When design duo and married couple Russell Whitehead and Jordan Cluroe first founded their interior design practice 2LG Studio (2LG stands for ‘2 Lovely Gays’, as they are fondly known), their mission was to help people become freer and more confident with creative design. Whether through embracing bold colours (a key part of their signature style), working with patterns or remembering to leave room for playfulness, their aim was to bring out the joy in decorating. Now they’ve put all they’ve learnt into a new book, Making Living Lovely. Here they share their tips for injecting some positivity into your home
Colour can be so evocative and is a wonderful starting point for a design. There are plenty of great places to find colour inspiration, from your mother’s hair colour to your first favourite pair of shoes or an album cover you love. But colour can also be as divisive as it is unifying, so how do you avoid colour conflict? Interrogate your choices and learn to tell stories with colour, so that all who live in and experience your space can appreciate your colour story with you.
How you use colour can transform the way you live in your home and make your experiences of everyday life better. Begin to think about colour as a positive force and explore its impact on your interiors. If you love grey then feel happy and confident in that; if you are passionate about pink, embrace that and run with it.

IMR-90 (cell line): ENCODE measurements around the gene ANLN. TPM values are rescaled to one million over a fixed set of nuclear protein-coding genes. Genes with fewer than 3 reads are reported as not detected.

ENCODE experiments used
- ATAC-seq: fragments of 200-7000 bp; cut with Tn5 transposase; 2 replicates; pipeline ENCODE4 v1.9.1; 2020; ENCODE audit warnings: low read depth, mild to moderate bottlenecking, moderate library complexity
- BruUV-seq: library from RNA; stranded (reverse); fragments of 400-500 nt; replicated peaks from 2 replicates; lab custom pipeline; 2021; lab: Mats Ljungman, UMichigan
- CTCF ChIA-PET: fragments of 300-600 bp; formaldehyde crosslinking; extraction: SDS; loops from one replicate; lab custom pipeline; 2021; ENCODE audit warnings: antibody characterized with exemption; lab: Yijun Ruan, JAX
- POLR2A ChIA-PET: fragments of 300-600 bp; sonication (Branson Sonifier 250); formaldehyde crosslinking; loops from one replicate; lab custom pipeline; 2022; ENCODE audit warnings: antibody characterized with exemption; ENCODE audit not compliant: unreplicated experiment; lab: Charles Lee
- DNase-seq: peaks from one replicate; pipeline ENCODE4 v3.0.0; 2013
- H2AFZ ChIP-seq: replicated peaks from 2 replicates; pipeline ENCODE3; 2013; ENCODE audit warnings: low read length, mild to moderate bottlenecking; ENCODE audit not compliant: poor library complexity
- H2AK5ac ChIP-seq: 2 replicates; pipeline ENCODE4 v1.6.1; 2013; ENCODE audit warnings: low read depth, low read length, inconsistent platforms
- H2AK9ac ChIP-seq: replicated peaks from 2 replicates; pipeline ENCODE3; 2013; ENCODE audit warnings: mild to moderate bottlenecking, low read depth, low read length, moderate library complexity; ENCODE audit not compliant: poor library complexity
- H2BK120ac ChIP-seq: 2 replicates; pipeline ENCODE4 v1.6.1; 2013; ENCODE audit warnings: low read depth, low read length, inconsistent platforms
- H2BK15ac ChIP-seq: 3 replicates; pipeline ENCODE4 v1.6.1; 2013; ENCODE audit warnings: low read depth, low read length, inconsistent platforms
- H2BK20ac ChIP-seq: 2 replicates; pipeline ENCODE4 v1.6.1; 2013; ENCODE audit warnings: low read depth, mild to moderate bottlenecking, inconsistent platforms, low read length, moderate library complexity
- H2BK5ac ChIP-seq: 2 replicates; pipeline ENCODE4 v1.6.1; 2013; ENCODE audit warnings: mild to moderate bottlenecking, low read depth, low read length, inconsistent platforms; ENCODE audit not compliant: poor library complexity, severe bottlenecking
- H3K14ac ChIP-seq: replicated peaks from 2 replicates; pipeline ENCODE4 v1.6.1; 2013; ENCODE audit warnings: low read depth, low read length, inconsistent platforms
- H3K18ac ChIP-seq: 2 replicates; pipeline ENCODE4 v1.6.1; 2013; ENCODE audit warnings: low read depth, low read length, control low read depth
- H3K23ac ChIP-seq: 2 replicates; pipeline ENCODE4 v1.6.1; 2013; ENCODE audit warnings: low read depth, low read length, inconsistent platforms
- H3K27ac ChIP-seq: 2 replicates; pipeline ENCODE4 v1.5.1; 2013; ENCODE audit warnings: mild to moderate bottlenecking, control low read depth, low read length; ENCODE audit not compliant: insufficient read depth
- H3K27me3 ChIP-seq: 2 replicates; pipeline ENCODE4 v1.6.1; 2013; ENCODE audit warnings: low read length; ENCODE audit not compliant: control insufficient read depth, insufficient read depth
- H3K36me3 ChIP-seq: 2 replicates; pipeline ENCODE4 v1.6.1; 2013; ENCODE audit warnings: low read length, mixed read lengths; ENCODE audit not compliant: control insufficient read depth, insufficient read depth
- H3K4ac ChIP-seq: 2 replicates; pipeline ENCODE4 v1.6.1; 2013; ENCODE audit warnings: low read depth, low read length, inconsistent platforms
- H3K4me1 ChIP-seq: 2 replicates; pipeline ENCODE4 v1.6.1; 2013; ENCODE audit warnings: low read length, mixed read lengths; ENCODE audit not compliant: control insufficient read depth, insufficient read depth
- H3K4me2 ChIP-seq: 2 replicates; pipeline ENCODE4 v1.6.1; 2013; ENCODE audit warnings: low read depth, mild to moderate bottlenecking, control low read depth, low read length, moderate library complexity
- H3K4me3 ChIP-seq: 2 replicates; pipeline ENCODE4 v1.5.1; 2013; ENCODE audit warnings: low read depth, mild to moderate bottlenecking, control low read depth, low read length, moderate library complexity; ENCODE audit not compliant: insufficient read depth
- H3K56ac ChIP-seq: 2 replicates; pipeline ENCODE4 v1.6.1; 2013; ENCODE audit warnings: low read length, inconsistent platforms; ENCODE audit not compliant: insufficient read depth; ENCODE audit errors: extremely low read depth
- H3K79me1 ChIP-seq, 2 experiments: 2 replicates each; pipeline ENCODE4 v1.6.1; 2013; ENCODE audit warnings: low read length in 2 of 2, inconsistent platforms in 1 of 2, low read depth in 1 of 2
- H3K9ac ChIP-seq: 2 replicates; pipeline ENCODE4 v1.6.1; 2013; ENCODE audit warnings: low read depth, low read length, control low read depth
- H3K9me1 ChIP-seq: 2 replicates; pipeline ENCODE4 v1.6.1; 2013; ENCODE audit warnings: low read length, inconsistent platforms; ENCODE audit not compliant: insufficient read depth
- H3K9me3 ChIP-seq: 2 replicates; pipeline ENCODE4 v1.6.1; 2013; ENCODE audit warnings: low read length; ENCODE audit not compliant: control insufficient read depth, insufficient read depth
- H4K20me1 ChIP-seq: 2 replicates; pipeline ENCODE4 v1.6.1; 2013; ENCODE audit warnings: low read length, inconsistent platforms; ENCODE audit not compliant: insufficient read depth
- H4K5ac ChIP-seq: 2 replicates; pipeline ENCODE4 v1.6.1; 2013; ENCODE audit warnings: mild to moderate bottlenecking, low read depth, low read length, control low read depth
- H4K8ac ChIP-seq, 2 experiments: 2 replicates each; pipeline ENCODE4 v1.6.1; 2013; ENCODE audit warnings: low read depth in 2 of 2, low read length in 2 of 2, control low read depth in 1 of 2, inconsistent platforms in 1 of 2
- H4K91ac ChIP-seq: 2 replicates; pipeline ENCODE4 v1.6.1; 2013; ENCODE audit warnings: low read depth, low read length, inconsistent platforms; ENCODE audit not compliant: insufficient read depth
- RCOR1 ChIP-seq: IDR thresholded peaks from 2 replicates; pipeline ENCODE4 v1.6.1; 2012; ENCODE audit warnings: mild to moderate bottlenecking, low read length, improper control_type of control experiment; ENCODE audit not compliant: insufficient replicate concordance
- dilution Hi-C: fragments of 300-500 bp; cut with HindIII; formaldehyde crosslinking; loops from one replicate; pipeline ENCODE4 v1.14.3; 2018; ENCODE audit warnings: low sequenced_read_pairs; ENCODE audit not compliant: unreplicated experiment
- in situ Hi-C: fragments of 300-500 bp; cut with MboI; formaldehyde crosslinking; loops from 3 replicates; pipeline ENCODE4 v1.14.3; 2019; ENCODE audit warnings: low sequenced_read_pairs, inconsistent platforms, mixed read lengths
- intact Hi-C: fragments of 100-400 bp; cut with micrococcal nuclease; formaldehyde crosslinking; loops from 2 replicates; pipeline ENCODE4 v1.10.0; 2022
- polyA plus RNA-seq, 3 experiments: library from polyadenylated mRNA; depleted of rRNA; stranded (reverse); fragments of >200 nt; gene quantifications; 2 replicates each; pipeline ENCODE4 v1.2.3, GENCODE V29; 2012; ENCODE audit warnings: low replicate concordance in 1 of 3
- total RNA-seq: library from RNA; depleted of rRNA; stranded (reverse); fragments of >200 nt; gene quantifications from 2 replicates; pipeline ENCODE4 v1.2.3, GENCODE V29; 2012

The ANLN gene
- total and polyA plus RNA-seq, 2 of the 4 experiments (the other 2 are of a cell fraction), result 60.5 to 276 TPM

The interior roadmap is our most powerful tool, which we’ve developed over years of working with clients on their homes. The roadmap is designed to help you focus your ideas and it works no matter what stage you are at in a renovation.
Take a pen and paper, not your phone; put that down for a moment to engage in something analogue. Pick a pen colour that makes you happy or enjoy the simplicity of pencil on paper. Let yourself think freely and visualise your home as you want it to be, a home that expresses who you are. What would it look like?
Your roadmap is simply a list of words about what you want to achieve with your interior – a palette of colours, materials, functions and feelings that form the bigger picture. Trust your gut and choose three things for each category below that you feel drawn to.
Feel free to go wild here without worrying at this stage about how to combine your three colours. Whether bold or soft, choose shades that make your heart sing.
Think of your ideal flooring, surface materials and fabrics. Do you like brass, concrete, linen, gloss tile, terrazzo or blackened ash? Choose whatever feels most important when you close your eyes and picture the home you would love to live in.
What do you want your space to make you feel? Calm, loved, safe, happy, energised, reflective, connected? This is about the atmosphere you want to create.
Whether entertaining, relaxing, working, playing, crafting, cooking – this is whatever your priorities will be in your space. Think positively about the best of what your home can be and include whatever floats your boat.